I love Weissbluth’s message of “sleep begets sleep.” We have found it to be true, that is, whenever we can get him enough of it! We have tried extinction a lot, but we’re either not consistent enough, or it’s not right for our son. He used to cry for hours. Now he will just sit and make happy noises for hours. No sleep either way until we cave in and rock him or he crashes.

  5. Natalie B says:

    I haven’t personally looked into Ferber, but was recommended Weissbluth’s book HSH,HC by a close friend of mine whose parenting style is very similar to my own. I must admit though (and I am sure this is true for many parents), I am very much a trial and error/watch and see type of person. If my baby has a new development (which they always do), I wait and see what kind of effect it has. Change isn’t always a bad thing – babies are such dynamic creatures! I do agree with Weissbluth that sleep begets sleep, and I like his no-nonsense style of writing. I find in general it’s good practice to take baby-book advice with a grain of salt… use those critical thinking skills!

  6. Shannon says:

    I’ve been reading Weissbluth per the recommendation of friends since our 6-month-old was born. I’ve remained pretty strict about not letting our LO remain awake for more than 2 hours straight. This has translated into 4 naps per day (each over 45 minutes long, most an hour, sometimes more).

    It’s taken a while longer to get into a rhythm with our night sleep. I’m still breast-feeding and up ’til 5-1/2 months, our LO would wake up 2 – 3, sometimes 4, times at night and want to be fed (at least that’s what I was interpreting from his cries — or I fed him just to calm him down and go back to sleep myself). I was exhausted at having such fragmented sleep and figured at 6 months, we would try for extinction, especially since he would start eating solids and I felt he’d be getting enough nourishment to make it through the night. Here’s what happened:

    Night 1: Put in bed awake, but sleepy, at 8 p.m. He started crying at 11 p.m. Everything in me wanted to go in and check on him, put his pacifier back in or rub his back. But I resisted. He cried for 30 minutes and stopped. Phew. Then he woke up at 2 a.m. and cried for 15 minutes. Then back to sleep. He made it to 4:30 a.m. and woke up crying again and I went in and fed him. Put him back to sleep and he slept ’til 8:30 a.m. woke up happy as a clam.

    Night 2: Put in bed awake, but very sleepy, at 7:30 p.m. He started crying around 12:30 a.m. for just 15 minutes. Slept ’til 2:30 a.m. and started crying again, only 10 minutes. Then slept straight ’til 5:45 a.m. and I fed him, put him back to bed, and he slept ’til 7:45 a.m.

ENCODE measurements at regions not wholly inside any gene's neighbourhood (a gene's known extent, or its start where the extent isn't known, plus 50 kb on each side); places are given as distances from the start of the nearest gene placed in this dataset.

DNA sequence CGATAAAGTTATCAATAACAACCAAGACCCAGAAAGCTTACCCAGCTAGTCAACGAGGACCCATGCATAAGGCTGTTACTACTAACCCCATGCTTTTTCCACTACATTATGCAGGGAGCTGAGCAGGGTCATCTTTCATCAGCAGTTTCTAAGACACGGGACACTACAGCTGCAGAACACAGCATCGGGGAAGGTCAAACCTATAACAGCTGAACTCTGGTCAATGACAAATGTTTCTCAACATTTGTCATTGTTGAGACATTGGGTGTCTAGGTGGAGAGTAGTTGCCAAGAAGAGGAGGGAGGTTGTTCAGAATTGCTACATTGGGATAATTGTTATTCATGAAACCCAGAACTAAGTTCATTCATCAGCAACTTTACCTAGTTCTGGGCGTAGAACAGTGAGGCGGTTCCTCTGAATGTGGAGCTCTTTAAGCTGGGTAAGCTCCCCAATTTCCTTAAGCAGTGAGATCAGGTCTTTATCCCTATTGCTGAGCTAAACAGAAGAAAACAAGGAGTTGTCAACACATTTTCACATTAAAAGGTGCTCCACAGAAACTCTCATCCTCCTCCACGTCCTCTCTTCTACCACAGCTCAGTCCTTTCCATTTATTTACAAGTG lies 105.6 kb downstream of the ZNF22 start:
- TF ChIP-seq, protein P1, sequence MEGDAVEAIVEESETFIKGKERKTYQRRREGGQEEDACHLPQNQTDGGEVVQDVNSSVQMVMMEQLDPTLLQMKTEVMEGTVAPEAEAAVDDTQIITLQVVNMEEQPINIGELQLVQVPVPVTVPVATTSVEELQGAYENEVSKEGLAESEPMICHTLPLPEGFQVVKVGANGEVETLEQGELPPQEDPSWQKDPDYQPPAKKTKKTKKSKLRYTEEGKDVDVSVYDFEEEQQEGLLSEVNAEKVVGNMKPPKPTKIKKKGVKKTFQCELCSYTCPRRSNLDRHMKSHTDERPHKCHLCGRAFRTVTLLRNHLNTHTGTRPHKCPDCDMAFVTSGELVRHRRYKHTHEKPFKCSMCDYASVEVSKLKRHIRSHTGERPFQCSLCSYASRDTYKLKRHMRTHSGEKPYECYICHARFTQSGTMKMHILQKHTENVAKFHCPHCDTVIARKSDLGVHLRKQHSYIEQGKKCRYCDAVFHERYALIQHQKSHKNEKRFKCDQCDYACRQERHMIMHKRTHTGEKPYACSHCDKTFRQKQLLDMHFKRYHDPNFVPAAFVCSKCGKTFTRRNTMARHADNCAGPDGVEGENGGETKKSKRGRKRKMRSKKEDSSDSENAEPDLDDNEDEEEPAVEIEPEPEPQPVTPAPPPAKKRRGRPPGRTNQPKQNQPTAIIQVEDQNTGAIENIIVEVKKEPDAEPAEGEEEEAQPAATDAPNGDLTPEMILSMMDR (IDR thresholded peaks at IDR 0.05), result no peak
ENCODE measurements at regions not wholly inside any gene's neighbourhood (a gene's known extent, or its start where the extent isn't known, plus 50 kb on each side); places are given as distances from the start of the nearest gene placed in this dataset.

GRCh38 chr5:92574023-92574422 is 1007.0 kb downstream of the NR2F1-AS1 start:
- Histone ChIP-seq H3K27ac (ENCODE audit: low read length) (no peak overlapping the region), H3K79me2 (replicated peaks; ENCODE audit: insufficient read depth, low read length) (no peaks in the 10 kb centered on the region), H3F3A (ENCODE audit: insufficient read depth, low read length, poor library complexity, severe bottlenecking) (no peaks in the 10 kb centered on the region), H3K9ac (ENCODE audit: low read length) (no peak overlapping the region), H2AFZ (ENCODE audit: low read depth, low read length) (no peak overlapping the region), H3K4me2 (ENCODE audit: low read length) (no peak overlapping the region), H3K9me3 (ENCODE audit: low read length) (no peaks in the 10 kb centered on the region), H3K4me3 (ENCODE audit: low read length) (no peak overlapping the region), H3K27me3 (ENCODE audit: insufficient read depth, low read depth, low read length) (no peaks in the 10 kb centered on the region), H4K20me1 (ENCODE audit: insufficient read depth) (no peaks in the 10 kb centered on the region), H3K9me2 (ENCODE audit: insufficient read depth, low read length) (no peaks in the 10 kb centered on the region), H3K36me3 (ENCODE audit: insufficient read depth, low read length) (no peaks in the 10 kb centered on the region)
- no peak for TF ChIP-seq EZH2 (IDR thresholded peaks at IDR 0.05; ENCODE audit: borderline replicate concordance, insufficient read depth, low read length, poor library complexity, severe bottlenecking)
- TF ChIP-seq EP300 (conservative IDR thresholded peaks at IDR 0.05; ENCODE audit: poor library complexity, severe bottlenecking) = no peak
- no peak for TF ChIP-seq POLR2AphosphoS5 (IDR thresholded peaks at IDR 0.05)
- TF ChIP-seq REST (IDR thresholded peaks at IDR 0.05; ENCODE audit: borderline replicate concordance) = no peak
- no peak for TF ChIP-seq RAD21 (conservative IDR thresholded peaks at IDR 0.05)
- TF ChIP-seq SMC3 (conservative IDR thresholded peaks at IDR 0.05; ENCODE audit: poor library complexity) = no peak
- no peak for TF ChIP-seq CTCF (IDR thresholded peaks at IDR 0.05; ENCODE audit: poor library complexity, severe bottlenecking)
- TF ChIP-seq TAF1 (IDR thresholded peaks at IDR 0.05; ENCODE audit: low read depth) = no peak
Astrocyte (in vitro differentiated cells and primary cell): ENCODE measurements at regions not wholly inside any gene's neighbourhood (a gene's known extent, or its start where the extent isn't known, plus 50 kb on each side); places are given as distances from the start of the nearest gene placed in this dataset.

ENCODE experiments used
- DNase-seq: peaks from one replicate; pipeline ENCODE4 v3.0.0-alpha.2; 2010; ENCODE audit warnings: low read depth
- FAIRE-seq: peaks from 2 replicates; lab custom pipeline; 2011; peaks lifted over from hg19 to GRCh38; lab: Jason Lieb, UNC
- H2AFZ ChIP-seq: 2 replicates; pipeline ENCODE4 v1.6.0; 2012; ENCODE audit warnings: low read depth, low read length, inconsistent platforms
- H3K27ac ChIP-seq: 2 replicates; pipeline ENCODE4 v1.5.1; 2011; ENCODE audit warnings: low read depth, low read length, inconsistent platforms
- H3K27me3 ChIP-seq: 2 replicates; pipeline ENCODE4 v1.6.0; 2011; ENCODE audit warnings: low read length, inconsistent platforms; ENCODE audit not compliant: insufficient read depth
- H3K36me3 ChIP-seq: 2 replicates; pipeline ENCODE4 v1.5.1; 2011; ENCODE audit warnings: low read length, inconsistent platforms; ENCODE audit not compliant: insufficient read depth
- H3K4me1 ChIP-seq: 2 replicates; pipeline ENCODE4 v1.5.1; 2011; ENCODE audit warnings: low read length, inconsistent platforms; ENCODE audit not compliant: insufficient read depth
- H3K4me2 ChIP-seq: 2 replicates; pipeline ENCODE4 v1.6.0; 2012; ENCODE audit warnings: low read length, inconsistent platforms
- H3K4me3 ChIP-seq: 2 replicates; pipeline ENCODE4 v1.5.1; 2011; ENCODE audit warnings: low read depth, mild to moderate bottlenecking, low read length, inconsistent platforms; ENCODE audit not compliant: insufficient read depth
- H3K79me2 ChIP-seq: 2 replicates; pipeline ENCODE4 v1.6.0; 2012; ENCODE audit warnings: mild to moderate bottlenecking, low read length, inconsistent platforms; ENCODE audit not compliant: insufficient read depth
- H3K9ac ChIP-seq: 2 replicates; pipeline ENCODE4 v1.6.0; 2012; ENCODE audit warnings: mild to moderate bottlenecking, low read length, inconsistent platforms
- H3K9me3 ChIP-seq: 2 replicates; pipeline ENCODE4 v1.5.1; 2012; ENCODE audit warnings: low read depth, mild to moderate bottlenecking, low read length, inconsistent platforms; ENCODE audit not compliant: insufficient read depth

Night 3: Put in bed awake, but sleepy at 7:30 p.m. I honestly don’t remember if he cried at all, because if he did, it was so short that I probably didn’t have time to consider going in. He woke up at 5:30 a.m. I fed him, put him back in bed and he slept ’til 8:15 a.m. Hallelujah!

    Night 4: Put in bed awake at 7:45 p.m. and he slept straight until 5:45 a.m. I fed him, put him back to sleep and he slept until 8:15 a.m.

    I was amazed at how quickly he learned to sleep through the night, with little or no crying to boot. I realize every baby is different, so I don’t expect this to “work” for every child, but for us, we are a fan of Dr. Weissbluth’s methods and his encouragement for babies to get a lot of quality sleep. I agree that you need to watch your babies cues, so I put him down for a nap when I see that he’s tired. Again, 4 naps a day and 11 – 12 hours at night. It seems like a lot of sleep to me, but I trust that he’s getting what he needs because that’s what his body is telling me he needs.

  7. Elizabeth says:

    I agree that there is no “one size fits all” approach to baby sleep. I’ve read many books and none of them worked completely with my baby (now 20 month toddler) who still does not sleep through the night. After a visit to a sleep specialist at Cildren’s Memorial who patted me on the back for my good work (??? But she still isn’t sleeping!) I am trying to just relax as much as physically possible. I’m doing the best that anyone can do in our situation.

    We also had a problem with extinction at 7.5 months … She cries off and on for hours. One morning I went in after 3 hrs of off and on crying to find her pj’s and sheets soaked. Her diaper had leaked.

    Also I never see anyone mention “The 90 Minute Sleep Solution” for baby sleep. Even our sleep specialist hadn’t heard of it (although he was familiar with the science behind it). That was the most useful for naps for us.

  8. Elizabeth says:

    Oh, and just wanted to add, the super early bedtime never worked for us… Just made her really angry! She almost always goes down around 8:00 (7-7:30 if she’s really really tired that day).

  9. Sophie says:

    We stuck mostly with Ferber. I found Weissbluth’s book incredibly difficult to read and confusing. Plus I found the early bedtime to be impractical. My daughter (12 months) never seems to get more than 9-10 hrs a night, no matter how early we put her to bed. Now she wakes around 4 every morning and cries intermittently until 6. Sometimes she falls back asleep, other times I’m not so sure. We put her down at 8, she naps at 10 and 2:30/3. We’ve tried bedtime at 7, but then she’ll fight it and wake up even earlier the next morning. I’m seriously considering feeding her when she wakes at 4, but I don’t want to start another bad habit. Any thoughts?

    All this sleep stuff is so frustrating!

  10. Mahua Mandal says:

    Elizabeth – I think we may have babies with similar temperaments. I entirely understand the off and on crying for hours (with the caveat that after many, many weeks of sleep training, and hours upon hours of crying, my boy is FINALLY sleeping 10-11 hours at night). I think your perspective of trying to relax as much as physically possible, and knowing that you’re doing the best you can in this situation is right on. Something for everyone – esp. those with very persistent babies who are naturally poor sleeper – to keep in mind. Thank you for sharing that, as it makes me feel like I’m not the only one with a baby who didn’t successfully sleep train in just 4 days!